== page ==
Conceived as a sequel to The Art and Architecture of Islam: 650–1250, by Richard Ettinghausen and Oleg Grabar, the book follows the general format of the first volume, with chronological and regional divisions and architecture treated separately from the other arts. The authors describe over two hundred works of Islamic art of this period and also investigate broader social and economic contexts, considering such topics as function, patronage, and meaning. They discuss, for example, how the universal caliphs of the first six centuries gave way to regional rulers and how, in this new world order, Iranian forms, techniques, and motifs played a dominant role in the artistic life of most of the Muslim world; the one exception was the Maghrib, an area protected from the full brunt of the Mongol invasions, where traditional models continued to inspire artists and patrons. By the sixteenth century, say the authors, the eastern Mediterranean under the Ottomans and the area of northern India under the Mughals had become more powerful, and the Iranian models of early Ottoman and Mughal art gradually gave way to distinct regional and imperial styles. The authors conclude with a provocative essay on the varied legacies of Islamic art in Europe and the Islamic lands in the nineteenth and twentieth centuries.

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Print publication date September 1994 (in print)
Print ISBN 9780300058888
EISBN 9780300233988
Illustrations 300 illus.
Print Status in print
Description: Art and Revolution in Latin America, 1910–1990
In this uniquely wide-ranging book, David Craven investigates the extraordinary impact of three Latin American revolutions on the visual arts and on cultural policy. The three great upheavals — in Mexico (1910–1940), in Cuba (1959–1989), and in Nicaragua (1979–1990) — were defining moments in twentieth-century life in the Americas. Craven discusses the structural logic of each movement’s artistic project — by whom, how, and for whom artworks were produced — and assesses their legacies. In each case, he demonstrates how the consequences of the revolution reverberated in the arts and cultures far beyond national borders.

The book examines not only specific artworks originating from each revolution’s attempt to deal with the challenge of “socializing the arts,” but also the engagement of the working classes in Mexico, Cuba, and Nicaragua with a tradition of the fine arts made newly accessible through social transformation. Craven considers how each revolution dealt with the pressing problem of creating a “dialogical art” — one that reconfigures the existing artistic resource rather than one that just reproduces a populist art to keep things as they were. In addition, the author charts the impact on the revolutionary processes of theories of art and education, articulated by such thinkers as John Dewey and Paulo Freire. The book provides a fascinating new view of the Latin American revolutionaries — from artists to political leaders — who defined art as a fundamental force for the transformation of society.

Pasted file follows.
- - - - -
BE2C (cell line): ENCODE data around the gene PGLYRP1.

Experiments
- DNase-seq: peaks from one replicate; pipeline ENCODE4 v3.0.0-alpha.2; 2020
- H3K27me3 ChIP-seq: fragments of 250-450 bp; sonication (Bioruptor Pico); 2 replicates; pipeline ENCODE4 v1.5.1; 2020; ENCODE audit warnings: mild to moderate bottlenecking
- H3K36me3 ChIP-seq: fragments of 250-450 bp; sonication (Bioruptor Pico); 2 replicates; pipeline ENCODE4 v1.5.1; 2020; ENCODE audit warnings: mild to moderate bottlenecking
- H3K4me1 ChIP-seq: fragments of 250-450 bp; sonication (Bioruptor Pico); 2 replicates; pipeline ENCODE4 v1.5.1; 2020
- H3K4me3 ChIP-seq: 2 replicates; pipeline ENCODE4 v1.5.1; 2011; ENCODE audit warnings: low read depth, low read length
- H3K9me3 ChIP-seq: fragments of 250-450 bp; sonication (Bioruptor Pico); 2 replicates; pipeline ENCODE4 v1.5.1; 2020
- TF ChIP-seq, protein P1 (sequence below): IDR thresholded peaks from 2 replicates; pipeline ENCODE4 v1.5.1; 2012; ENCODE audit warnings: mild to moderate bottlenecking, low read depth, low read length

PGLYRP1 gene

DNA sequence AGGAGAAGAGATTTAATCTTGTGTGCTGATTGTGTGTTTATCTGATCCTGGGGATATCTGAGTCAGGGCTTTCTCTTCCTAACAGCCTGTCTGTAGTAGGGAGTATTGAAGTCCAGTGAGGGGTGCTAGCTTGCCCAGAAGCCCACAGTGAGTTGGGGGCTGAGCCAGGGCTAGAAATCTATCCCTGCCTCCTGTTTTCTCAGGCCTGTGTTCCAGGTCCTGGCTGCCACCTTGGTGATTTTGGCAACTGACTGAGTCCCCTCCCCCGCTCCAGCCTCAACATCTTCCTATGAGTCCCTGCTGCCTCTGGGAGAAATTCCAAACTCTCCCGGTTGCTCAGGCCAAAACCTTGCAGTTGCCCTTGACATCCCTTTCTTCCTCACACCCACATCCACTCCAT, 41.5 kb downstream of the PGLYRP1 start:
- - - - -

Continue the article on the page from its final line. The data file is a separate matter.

Print publication date July 2002 (out of print)
Print ISBN 9780300082111
EISBN 9780300234343
Illustrations 193 illus.
Print Status out of print
Description: Art of the United States, 1750–2000: Primary Sources
Art of the United States is a landmark volume that presents three centuries of US art through a broad array of historical texts, including writings by artists, critics, patrons, literary figures, and other commentators. Combining a wide-ranging selection of texts with quality reproductions of artworks, it offers a resource for the study and understanding of the visual arts of the United States. With contextual essays, explanatory headnotes, a chronology of US historical landmarks, maps, and color illustrations of key artworks, the volume will appeal to national and international audiences ranging from undergraduates and museum visitors to art historians and other scholars. Texts by a range of artists and cultural figures—including John Adams, Thomas Cole, Frederick Douglass, Mary Cassatt, Edward Hopper, Clement Greenberg, and Cindy Sherman—are grouped according to historical era alongside additional featured artists.